If you find the bearing lubricant is getting too hot, most pumps have a facility for cooling the oil in the bearing case.

Never attempt to cool a bearing by cooling the outer case. Steel will expand or contract at the rate of about 0.001 of an inch, per inch, per 100°degree Fahrenheit. (0.001 mm/mm/ 50°C). In other words if you cool the bearing case it will contract or shrink and increase the load on the bearing. The rule is “cool the oil, never the bearing”.

The lubricants are made from various oils and additives. The three most popular oils are:

  • Mineral oils, pure and refined.
  • Synthetic oils for higher temperatures.
  • Animal and vegetable oils that are not normally used for bearing lubrication because of the risk of acid formation after a short period of time.

The most common synthetic oils are:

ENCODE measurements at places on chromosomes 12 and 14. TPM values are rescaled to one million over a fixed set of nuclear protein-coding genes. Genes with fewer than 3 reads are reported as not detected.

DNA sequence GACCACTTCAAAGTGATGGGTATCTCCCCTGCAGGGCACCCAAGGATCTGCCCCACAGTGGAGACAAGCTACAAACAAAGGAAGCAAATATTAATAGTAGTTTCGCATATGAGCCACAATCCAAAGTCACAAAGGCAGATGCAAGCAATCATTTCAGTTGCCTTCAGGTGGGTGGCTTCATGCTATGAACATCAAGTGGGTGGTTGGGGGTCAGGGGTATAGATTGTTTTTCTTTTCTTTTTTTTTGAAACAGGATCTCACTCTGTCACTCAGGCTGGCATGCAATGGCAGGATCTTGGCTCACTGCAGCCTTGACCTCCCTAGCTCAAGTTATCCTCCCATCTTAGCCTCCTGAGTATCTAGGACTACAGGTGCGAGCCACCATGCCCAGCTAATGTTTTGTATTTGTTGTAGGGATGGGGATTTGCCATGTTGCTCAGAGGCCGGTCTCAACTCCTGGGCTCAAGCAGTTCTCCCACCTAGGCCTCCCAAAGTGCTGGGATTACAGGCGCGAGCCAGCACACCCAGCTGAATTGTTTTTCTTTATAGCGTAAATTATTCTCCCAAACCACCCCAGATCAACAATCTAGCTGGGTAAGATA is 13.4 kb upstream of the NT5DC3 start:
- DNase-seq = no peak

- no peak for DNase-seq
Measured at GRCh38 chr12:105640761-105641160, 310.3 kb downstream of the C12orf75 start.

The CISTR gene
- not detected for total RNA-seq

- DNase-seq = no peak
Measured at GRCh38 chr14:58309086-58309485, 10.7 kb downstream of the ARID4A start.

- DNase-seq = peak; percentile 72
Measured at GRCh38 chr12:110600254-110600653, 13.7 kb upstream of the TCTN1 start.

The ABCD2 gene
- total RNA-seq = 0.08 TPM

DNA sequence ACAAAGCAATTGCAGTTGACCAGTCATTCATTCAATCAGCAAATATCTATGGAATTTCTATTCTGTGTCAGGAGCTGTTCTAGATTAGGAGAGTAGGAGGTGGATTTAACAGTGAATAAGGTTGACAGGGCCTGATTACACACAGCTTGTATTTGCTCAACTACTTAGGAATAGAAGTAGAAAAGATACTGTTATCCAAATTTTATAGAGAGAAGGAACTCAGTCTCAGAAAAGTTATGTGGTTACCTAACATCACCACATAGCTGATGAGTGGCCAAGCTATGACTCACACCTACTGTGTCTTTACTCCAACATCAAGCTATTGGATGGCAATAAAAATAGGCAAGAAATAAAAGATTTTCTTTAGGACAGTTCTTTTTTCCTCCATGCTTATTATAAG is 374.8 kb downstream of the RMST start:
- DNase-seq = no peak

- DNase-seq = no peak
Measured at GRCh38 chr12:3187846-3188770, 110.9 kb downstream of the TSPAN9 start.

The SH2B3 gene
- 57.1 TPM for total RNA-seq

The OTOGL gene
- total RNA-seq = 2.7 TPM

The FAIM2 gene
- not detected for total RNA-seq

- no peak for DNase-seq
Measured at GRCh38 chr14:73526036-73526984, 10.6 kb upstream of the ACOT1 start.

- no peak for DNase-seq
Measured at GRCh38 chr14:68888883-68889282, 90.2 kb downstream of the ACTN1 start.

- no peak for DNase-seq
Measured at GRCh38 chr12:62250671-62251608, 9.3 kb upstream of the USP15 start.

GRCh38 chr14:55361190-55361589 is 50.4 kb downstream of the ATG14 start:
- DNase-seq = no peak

• Diesters that are usable from -60°C to 120°C.
  • Silicone oils that are usable from -70°C to 200°C.
  • Fluorinated oils have good oxidation stability but are so expensive most lubricating companies do not use them.
  • Polyglycols are good for bearings over 90°C. Their oxidation stability is good and they have recorded service lives ten times longer than those of corresponding mineral oils. Their gravity is more than one so water floats on top of them.
  • Synthetic hydrocarbons have the advantage of a viscosity that is reasonably independent of temperature. They can be used from -70°C to 200°C.

Lubricants are supplied with various additives to increase their performance: